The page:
The First of the CDWs
Despite its age as the granddaddy
of the CDWs, the We the People demo hosted by George Young
draws many interested new players.
Ray Freeman and Scott Fenn, veteran
gamers of other titles, compete in the beginner's bracket of
WTP under tutelage of Randy Mac Innis.
Seven of our 39 players were new or inexperienced. These
folks had a separate, coached bracket, with support provided
by Randall MacInnis and Ron Fedin. Otherwise, the tournament
used the same format as in previous years. Three swiss
rounds of qualifying games were used to reduce the field to a
final eight, who then advanced through a single elimination gauntlet
to produce a winner. As usual, after the first three rounds,
we had four undefeated players and five worthies with 2-1 records,
as well as the winner of the coached bracket, so a fourth round
was added to reduce the field to eight.
In the quarter final match-ups, we again played with special
tournament rules that allowed the British player to win ties
if the American player bid for the privilege. This meant
that, as long as Canada remained British, they only needed to
take five colonies, not the normal six. Paul Gaberson's
British were defeated by Bill Peeck's Americans. Eric Kleist,
playing the Americans with a bid of only 1, defeated Ray Freeman.
Ray had advanced to the quarter finals by winning the coached
event, then defeating Mike Ussery in the play-in round.
Joe Collinson managed to knock off two-time champ Brian Mountford.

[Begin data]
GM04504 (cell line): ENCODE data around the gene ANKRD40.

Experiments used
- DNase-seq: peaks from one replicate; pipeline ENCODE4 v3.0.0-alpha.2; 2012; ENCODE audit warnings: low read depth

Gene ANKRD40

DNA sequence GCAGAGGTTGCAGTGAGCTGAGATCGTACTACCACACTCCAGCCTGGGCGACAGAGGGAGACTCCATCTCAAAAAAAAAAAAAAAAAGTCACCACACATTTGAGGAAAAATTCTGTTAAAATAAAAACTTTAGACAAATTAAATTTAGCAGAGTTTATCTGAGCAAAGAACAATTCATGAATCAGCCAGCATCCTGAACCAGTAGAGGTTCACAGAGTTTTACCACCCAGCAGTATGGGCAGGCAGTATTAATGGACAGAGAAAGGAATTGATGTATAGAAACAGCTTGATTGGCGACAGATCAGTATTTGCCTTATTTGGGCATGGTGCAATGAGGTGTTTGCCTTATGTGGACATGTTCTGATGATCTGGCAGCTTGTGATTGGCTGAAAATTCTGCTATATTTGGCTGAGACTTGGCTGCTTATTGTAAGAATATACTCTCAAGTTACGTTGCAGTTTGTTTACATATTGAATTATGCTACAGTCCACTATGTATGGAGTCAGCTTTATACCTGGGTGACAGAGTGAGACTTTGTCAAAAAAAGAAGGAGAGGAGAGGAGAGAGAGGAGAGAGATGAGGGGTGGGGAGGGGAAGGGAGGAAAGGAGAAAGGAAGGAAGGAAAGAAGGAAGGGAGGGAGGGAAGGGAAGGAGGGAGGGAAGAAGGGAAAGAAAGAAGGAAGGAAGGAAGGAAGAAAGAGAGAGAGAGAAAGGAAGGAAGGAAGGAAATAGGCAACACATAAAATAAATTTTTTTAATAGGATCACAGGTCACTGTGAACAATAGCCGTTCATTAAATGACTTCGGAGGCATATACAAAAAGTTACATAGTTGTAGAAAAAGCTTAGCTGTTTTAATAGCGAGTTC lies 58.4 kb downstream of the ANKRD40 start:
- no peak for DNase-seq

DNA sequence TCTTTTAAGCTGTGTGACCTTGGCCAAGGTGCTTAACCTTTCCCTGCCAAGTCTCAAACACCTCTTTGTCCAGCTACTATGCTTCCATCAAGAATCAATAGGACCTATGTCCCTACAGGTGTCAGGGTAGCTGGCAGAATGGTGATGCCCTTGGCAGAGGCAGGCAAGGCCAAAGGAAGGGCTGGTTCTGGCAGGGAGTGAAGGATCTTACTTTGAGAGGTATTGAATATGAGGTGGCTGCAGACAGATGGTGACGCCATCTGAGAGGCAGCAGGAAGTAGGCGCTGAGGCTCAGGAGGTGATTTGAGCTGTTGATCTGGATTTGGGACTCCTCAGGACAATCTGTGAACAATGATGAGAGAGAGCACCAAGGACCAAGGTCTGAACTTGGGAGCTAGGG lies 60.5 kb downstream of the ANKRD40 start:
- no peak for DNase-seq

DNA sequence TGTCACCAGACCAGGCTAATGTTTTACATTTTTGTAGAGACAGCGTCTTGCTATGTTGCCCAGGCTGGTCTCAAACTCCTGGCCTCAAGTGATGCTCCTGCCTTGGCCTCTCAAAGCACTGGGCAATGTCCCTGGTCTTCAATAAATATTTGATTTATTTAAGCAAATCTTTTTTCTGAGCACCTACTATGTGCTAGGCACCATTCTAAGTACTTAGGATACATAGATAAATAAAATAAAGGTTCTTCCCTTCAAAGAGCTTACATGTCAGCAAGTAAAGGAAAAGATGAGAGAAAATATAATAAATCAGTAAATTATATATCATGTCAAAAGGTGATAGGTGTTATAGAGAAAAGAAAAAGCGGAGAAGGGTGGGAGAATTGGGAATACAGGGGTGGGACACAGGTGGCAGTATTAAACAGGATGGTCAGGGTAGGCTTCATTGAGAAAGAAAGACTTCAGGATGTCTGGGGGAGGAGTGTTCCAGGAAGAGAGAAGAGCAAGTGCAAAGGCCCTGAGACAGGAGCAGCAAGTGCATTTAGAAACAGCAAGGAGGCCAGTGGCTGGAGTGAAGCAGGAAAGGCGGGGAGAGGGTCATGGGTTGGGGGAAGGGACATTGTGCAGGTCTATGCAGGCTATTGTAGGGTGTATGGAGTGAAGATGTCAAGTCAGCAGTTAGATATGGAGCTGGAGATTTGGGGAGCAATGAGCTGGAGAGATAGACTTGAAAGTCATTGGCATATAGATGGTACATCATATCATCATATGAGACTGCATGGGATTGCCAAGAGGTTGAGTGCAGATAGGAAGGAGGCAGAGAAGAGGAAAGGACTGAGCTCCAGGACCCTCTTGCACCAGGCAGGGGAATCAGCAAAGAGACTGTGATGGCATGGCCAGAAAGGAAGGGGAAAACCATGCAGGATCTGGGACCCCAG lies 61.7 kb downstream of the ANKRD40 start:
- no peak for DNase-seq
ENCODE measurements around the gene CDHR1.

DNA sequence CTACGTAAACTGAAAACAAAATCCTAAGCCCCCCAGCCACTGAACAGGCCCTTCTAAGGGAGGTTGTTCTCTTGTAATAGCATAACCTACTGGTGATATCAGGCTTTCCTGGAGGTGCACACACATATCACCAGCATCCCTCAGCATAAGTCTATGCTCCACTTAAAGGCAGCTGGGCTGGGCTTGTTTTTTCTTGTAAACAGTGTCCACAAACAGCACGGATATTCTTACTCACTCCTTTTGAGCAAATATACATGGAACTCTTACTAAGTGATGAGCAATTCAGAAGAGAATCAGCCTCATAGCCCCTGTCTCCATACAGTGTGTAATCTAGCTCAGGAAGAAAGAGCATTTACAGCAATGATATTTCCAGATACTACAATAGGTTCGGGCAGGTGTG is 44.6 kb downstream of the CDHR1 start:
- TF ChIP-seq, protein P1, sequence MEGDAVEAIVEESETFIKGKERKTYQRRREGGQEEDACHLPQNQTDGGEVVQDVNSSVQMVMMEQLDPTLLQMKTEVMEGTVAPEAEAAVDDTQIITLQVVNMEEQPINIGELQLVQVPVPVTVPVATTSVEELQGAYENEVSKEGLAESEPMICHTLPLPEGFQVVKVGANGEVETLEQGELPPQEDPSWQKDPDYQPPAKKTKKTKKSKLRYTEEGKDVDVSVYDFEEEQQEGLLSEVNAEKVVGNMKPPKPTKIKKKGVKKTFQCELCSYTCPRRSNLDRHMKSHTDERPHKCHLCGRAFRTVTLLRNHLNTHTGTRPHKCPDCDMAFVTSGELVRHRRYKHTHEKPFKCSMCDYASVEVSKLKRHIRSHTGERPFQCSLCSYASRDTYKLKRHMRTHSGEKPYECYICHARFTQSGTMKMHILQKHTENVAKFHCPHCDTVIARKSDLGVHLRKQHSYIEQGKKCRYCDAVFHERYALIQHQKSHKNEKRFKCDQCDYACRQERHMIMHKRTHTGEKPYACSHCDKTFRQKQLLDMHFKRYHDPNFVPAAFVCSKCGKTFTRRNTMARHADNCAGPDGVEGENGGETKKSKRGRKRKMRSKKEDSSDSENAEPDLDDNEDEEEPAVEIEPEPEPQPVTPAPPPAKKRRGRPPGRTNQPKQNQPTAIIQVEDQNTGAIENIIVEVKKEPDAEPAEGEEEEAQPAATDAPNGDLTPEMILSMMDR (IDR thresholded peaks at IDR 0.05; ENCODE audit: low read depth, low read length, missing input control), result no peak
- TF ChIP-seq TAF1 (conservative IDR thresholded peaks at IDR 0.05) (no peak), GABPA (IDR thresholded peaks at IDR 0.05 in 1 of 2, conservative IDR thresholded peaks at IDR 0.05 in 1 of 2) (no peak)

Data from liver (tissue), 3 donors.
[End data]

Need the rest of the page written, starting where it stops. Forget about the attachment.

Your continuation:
And in the only pairing of undefeated players, George Young outlasted
another two-time champion, Marvin Birnbaum. Significantly,
in all of the quarter final match-ups, the Americans won, with
bids ranging from 1 to 4.
The semi-finals broke the colonial string of victories; with
the British successful in both matches. Eric Kleist, who
had had success with the British throughout the tournament, continued
his run with the redcoats, relegating Joe Collinson to third
for the second straight year. George Young likewise took
advantage of a bid of 4 by Bill Peeck, to knock off the Americans.
In the Final, Eric Kleist took the British yet again, with
a bid of 3. Eric played the New England strategy, focusing
on taking the four New England states plus Delaware. The
match was finally decided in 1782 -- in this turn, the British
finally managed to take all of New England. Unfortunately,
to do this, they had left Canada defenseless. The Americans
took advantage of the absence of forces to capture Montreal and
Quebec, giving the US the necessary nine colonies. Significantly,
despite the fact that the game lasted to 1782, neither the French
Alliance nor the Declaration of Independence occurred.
The majority of games were played using a bid of 3 for the
Americans. The American edge in these games was 18 to 5.
Bids of 4 reduced the edge to 5 to 3. Interestingly, 4-5